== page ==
Like the people who create them, each tiny house is a unique creation, often designed to carefully respond to the varying needs of its inhabitants. Some are built by college students testing out a mortgage-free lifestyle, while others are constructed for empty nesters looking to downsize after their children leave home. There’s also a good number of smaller-sized homes built by those simply looking to consciously ditch the wasteful, over-consumerist way of life,
and to find a way around the unaffordable housing market and get out of the so-called “rent trap.”And like the diverse multitudes of people they house, tiny homes come in all kinds of styles, whether that’s of the more rustic bent, or of the ultra-modern flavor. Coming from Germany, Tiny Lofts is one tiny house builder that manages to mix these two polar opposites (and even add a tiny touch of luxury) in their latest model, the 265-square-foot Tiny Loft One!
The Tiny Loft One has a modernist appearance from the outside, thanks to its metal cladding from top to bottom and its simple yet bold gabled design. However, these more modern, industrial components are offset by the more traditional cedar shingling that covers the front and back facades, providing a lovely contrast.
We love how firewood storage has been incorporated into the frame around the entrance door – making it not only convenient to grab some wood when needed, but also adding an intriguing visual component. Once inside, we see that the layout is quite different from the “typical” tiny house that might have its kitchen situated along the length of the house. In the Tiny Loft One, the kitchen is located on the short side of the house,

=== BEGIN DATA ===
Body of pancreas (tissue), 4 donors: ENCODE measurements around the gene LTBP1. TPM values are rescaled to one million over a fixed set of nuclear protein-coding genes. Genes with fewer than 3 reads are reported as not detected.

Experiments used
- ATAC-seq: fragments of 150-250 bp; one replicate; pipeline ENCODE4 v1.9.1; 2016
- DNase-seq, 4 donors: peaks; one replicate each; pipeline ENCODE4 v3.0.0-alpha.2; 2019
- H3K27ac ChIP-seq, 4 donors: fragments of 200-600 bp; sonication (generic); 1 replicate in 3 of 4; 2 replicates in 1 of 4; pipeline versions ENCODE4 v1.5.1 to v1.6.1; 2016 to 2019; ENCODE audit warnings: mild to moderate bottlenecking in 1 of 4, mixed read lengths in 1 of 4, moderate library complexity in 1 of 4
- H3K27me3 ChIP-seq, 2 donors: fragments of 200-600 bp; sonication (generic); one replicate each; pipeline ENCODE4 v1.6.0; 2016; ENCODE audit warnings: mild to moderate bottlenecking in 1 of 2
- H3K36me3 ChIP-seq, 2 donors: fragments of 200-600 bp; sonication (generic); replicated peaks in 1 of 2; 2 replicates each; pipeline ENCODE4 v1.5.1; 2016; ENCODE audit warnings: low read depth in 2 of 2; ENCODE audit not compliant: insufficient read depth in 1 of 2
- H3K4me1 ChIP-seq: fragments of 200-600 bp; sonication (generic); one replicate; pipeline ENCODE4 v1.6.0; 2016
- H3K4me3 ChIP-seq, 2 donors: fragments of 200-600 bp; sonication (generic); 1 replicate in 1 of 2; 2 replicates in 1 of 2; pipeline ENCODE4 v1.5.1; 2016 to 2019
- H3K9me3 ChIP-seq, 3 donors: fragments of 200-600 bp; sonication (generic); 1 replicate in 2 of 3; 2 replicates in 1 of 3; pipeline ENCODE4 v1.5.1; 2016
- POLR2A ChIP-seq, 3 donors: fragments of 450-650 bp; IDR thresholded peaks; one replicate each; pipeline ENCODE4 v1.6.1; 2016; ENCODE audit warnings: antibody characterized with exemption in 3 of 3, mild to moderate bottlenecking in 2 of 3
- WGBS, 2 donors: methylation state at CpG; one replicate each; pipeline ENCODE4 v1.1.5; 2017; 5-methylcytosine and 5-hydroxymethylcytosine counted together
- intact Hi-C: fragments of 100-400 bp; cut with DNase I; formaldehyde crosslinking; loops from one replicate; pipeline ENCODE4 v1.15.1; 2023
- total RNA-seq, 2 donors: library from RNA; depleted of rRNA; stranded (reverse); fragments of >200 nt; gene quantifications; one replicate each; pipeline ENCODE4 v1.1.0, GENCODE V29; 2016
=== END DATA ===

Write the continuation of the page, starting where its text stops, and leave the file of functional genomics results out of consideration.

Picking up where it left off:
right up against the residual spaces left by the entry corridor. It’s a departure from the oft-used layout of the kitchen “work triangle” that attempts to minimize the amount of movement and effort needed to go between stove, sink, and refrigerator – admittedly, it really does reduce the amount of space that this kitchen occupies. In any case, everything is well-lit, there’s plenty of wall-hung shelving and cabinetry to store kitchen appliances,
and utensils and chairs are hung off the walls to maximize space. The addition of a fold-down dining table helps to clear off some extra floor area too. Above the kitchen, we see a secondary loft that can be used for even more storage, or as an option, with a larger mezzanine built to accommodate a guest or for work. The living room evokes a balance between modernity and homey rusticity and feels open and airy,
thanks to the high ceiling, and the huge patio doors leading out to the outdoor deck. When weather permits, the doors can be fully opened to bring the outdoors inside, while increasing the usable floor area as well. Upstairs in the main sleeping loft, there’s enough space for a larger mattress, shelving, and an operable window to let in the fresh air. The bathroom is below the main bedroom, and what a bathroom it is! It’s quite roomy by tiny house standards.
Perhaps that’s the best thing about tiny houses – you can build it to your liking, downsizing on some things, but not compromising on other things (like a proper bathtub for soaking in).
There are a lot of things to like about this somewhat modern, somewhat rustic tiny house, from its compact kitchen to its (relatively) giant bathtub. It’s quite affordable too, with prices starting at $59,850 depending on which customizable options are chosen. To find out more, visit Tiny Lofts.